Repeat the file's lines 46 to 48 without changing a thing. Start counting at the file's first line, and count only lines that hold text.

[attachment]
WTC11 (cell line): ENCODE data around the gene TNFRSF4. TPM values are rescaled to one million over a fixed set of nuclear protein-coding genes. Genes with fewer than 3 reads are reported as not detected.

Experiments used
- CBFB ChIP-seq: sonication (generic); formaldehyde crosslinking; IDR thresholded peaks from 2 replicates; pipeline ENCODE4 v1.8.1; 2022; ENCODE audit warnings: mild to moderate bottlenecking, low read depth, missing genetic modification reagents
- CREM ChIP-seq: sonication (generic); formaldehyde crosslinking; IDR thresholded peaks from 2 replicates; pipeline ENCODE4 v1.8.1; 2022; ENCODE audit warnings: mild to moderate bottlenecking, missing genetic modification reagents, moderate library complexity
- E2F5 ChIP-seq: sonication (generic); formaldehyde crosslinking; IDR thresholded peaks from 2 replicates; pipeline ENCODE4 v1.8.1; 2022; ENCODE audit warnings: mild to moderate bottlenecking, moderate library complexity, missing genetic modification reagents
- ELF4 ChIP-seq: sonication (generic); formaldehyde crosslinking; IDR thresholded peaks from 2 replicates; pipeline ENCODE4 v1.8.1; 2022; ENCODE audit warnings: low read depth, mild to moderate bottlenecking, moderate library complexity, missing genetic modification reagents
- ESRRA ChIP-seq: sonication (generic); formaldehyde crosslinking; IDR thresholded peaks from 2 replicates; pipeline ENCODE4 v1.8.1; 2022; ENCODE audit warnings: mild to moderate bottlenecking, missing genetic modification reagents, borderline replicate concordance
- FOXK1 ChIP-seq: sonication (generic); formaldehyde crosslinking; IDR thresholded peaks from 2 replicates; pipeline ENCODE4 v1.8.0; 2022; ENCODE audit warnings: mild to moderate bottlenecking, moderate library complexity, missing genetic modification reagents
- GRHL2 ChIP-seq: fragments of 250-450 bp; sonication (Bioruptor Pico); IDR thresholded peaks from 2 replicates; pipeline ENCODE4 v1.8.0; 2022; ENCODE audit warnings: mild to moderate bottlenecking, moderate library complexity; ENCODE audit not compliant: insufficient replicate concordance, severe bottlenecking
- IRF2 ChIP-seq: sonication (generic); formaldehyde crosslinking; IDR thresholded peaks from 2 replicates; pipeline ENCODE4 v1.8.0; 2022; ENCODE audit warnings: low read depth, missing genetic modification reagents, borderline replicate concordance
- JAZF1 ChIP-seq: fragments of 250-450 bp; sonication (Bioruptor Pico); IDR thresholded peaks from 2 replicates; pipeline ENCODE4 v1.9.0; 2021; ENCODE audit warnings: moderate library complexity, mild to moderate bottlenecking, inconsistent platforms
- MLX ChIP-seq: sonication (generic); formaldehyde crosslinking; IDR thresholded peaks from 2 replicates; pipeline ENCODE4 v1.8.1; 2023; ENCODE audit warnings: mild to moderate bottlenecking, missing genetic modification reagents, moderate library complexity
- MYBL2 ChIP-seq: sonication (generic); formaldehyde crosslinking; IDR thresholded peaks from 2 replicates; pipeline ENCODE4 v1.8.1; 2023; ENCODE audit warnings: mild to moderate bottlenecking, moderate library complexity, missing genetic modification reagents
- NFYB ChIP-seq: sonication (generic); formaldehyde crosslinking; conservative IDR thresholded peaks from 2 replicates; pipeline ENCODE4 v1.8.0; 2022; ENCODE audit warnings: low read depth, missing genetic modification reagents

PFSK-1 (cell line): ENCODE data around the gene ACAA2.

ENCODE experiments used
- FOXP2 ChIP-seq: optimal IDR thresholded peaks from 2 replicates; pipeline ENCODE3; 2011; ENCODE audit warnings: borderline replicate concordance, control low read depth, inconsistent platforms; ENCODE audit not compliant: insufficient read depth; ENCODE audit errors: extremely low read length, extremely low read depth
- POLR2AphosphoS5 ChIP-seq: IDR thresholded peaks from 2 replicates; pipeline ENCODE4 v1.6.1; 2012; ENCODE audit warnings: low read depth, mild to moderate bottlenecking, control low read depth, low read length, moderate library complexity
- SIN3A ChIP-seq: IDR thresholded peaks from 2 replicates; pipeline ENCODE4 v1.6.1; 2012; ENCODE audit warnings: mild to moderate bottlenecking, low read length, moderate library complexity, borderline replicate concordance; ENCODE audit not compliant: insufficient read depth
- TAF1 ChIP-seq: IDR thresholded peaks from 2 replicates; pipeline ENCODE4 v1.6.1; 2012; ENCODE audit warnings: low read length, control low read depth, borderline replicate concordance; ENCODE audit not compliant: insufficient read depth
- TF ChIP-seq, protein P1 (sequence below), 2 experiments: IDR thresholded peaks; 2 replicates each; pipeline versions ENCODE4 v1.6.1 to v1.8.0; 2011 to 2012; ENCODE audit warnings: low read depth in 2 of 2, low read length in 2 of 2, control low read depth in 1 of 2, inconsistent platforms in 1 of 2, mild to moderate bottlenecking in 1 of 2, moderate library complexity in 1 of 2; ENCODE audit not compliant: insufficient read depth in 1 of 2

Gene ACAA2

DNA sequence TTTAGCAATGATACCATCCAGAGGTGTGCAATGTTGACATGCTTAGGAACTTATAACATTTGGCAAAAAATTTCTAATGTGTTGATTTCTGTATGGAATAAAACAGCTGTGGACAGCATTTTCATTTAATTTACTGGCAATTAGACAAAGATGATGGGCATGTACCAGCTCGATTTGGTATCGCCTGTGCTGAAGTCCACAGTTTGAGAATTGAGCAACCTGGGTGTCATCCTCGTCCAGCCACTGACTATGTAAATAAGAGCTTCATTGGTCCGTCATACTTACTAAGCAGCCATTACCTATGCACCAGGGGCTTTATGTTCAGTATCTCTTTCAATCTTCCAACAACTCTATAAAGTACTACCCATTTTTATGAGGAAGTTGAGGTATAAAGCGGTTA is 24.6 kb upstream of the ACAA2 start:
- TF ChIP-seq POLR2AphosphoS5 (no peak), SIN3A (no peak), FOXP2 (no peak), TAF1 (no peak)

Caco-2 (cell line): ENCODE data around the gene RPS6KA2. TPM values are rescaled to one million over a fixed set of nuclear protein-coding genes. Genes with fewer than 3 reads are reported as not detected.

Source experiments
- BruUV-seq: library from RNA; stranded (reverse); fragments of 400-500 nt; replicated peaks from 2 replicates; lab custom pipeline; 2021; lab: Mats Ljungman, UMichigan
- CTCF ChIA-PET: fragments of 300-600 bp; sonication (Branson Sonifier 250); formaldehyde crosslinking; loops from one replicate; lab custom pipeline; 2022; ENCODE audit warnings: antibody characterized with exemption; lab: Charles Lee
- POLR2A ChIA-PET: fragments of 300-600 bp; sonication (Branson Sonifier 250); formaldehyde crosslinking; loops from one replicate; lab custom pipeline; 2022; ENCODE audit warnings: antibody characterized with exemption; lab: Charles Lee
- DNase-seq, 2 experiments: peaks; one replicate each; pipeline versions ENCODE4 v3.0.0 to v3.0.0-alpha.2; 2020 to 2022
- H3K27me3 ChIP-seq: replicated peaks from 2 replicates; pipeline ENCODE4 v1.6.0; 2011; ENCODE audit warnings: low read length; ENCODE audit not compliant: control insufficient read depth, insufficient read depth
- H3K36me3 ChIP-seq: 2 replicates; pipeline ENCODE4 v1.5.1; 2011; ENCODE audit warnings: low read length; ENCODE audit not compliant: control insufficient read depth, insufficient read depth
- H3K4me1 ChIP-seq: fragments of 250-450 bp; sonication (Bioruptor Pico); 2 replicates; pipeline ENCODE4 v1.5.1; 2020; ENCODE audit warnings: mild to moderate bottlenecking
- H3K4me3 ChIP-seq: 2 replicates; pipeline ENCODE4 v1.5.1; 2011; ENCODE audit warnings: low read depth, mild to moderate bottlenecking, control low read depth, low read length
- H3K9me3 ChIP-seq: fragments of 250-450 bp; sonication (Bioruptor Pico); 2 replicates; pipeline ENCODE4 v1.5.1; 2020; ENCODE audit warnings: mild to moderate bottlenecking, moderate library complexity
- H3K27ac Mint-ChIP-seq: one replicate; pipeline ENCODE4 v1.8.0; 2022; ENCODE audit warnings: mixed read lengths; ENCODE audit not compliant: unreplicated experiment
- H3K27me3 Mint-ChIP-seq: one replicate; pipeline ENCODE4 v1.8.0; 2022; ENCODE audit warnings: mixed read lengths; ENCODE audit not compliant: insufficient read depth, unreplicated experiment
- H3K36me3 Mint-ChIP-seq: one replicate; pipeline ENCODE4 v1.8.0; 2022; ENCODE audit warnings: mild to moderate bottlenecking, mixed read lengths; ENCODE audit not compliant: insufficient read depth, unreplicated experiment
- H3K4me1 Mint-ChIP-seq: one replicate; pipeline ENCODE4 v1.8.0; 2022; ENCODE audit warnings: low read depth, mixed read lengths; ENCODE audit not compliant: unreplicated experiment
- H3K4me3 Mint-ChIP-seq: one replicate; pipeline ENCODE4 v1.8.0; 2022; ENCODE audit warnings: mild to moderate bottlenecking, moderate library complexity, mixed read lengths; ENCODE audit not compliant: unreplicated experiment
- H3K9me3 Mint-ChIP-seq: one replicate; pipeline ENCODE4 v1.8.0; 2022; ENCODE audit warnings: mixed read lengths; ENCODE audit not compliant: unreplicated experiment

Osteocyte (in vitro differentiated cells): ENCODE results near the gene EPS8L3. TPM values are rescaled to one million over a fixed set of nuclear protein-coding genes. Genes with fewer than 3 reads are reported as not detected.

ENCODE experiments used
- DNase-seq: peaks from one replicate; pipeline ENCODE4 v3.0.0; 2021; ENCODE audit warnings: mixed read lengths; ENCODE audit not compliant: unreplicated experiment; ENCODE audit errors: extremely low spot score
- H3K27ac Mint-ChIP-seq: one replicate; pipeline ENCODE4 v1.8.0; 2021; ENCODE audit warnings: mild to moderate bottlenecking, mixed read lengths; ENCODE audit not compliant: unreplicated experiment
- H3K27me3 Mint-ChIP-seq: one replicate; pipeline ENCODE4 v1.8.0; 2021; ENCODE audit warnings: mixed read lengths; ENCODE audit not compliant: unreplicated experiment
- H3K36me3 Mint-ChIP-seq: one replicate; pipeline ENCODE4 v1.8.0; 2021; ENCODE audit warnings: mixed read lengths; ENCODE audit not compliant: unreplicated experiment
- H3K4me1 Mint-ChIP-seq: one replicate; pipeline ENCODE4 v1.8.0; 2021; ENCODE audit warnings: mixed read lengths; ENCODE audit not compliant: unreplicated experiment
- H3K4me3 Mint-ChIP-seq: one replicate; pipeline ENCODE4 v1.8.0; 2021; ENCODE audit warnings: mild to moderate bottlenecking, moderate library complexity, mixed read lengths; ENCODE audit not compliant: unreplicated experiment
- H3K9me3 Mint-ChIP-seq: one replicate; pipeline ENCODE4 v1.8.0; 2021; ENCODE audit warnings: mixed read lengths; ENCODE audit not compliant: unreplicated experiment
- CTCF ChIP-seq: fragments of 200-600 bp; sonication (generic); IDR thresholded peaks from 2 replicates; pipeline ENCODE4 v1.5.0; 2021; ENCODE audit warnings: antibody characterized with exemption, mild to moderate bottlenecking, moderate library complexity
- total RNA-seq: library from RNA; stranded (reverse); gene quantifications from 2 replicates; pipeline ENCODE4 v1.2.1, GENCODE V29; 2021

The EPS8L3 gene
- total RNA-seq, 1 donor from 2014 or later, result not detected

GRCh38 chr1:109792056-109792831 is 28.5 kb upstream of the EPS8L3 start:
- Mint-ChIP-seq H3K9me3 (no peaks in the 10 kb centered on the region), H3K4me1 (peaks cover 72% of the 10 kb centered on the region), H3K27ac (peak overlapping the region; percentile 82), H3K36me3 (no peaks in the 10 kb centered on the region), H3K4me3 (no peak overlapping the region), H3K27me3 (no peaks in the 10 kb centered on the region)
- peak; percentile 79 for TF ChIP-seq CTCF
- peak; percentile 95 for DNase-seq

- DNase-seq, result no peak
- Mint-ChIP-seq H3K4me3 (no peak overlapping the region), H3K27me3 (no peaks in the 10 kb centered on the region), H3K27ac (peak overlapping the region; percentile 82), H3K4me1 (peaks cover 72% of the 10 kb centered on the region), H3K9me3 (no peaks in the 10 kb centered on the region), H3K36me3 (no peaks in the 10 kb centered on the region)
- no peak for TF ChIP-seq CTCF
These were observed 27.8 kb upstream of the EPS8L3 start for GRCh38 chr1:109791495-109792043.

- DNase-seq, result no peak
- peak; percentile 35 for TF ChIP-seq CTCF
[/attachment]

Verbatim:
- H3K27me3 Mint-ChIP-seq: one replicate; pipeline ENCODE4 v1.8.0; 2021; ENCODE audit warnings: mixed read lengths; ENCODE audit not compliant: unreplicated experiment
- H3K36me3 Mint-ChIP-seq: one replicate; pipeline ENCODE4 v1.8.0; 2021; ENCODE audit warnings: mixed read lengths; ENCODE audit not compliant: unreplicated experiment
- H3K4me1 Mint-ChIP-seq: one replicate; pipeline ENCODE4 v1.8.0; 2021; ENCODE audit warnings: mixed read lengths; ENCODE audit not compliant: unreplicated experiment